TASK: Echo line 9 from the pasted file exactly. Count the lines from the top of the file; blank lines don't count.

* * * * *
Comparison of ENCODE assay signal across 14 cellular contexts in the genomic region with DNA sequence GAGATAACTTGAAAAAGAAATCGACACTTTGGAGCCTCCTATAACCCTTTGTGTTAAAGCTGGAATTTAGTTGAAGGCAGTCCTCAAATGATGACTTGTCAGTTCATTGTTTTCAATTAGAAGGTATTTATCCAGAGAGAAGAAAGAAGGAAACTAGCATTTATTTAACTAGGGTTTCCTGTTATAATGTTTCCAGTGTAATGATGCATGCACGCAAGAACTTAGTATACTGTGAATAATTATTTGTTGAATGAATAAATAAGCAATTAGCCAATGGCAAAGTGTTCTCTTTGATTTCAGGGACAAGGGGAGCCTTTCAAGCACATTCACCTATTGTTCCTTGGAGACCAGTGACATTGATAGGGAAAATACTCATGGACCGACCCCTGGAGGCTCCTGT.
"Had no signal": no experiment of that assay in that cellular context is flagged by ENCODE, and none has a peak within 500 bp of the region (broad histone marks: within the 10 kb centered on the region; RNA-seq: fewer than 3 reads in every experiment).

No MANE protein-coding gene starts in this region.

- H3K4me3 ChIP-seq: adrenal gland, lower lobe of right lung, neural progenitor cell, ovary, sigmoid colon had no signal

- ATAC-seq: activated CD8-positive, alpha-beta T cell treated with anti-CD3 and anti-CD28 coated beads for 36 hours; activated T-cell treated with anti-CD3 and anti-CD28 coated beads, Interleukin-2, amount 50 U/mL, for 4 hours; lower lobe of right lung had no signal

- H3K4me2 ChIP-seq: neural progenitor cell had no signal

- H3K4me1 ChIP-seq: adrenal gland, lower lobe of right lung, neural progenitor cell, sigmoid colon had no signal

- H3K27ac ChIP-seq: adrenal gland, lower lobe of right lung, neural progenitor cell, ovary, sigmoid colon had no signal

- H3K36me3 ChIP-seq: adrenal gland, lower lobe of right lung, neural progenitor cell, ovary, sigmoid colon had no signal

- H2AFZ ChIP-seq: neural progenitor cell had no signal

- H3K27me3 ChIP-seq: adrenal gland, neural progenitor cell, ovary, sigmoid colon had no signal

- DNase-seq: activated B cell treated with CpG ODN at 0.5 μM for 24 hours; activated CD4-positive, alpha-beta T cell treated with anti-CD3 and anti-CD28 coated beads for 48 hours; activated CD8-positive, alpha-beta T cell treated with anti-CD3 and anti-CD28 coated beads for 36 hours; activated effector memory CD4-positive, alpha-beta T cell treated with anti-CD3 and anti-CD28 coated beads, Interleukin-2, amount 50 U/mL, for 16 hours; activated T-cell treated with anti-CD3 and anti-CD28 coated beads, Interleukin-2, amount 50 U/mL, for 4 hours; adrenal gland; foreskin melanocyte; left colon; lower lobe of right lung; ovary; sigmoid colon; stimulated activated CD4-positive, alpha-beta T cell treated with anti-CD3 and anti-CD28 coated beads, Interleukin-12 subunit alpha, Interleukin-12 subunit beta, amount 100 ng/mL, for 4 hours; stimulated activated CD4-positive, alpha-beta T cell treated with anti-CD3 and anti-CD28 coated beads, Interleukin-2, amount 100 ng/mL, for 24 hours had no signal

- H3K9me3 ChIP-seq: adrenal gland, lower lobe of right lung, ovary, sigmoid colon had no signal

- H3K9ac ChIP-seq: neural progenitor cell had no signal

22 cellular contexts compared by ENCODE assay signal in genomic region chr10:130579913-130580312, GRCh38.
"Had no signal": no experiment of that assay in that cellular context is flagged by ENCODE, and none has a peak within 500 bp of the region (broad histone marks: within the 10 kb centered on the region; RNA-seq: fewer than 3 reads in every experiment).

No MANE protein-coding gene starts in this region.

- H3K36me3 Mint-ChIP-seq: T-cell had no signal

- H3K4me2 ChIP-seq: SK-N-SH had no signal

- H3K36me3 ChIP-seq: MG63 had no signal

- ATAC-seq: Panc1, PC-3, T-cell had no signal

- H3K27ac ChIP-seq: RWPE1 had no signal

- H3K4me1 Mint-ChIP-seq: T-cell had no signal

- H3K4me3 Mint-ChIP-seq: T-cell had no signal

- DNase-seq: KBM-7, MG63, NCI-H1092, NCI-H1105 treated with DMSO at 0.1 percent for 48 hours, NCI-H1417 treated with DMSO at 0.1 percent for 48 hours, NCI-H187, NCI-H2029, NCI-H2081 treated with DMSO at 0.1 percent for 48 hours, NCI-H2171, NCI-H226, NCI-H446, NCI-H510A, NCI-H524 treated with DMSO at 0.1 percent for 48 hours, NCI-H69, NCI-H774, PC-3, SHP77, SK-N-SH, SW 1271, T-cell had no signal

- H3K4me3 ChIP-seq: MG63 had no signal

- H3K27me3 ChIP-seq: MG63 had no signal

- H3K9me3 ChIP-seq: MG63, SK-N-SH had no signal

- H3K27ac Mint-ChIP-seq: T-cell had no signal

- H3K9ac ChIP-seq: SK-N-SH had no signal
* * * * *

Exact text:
- H3K36me3 ChIP-seq: adrenal gland, lower lobe of right lung, neural progenitor cell, ovary, sigmoid colon had no signal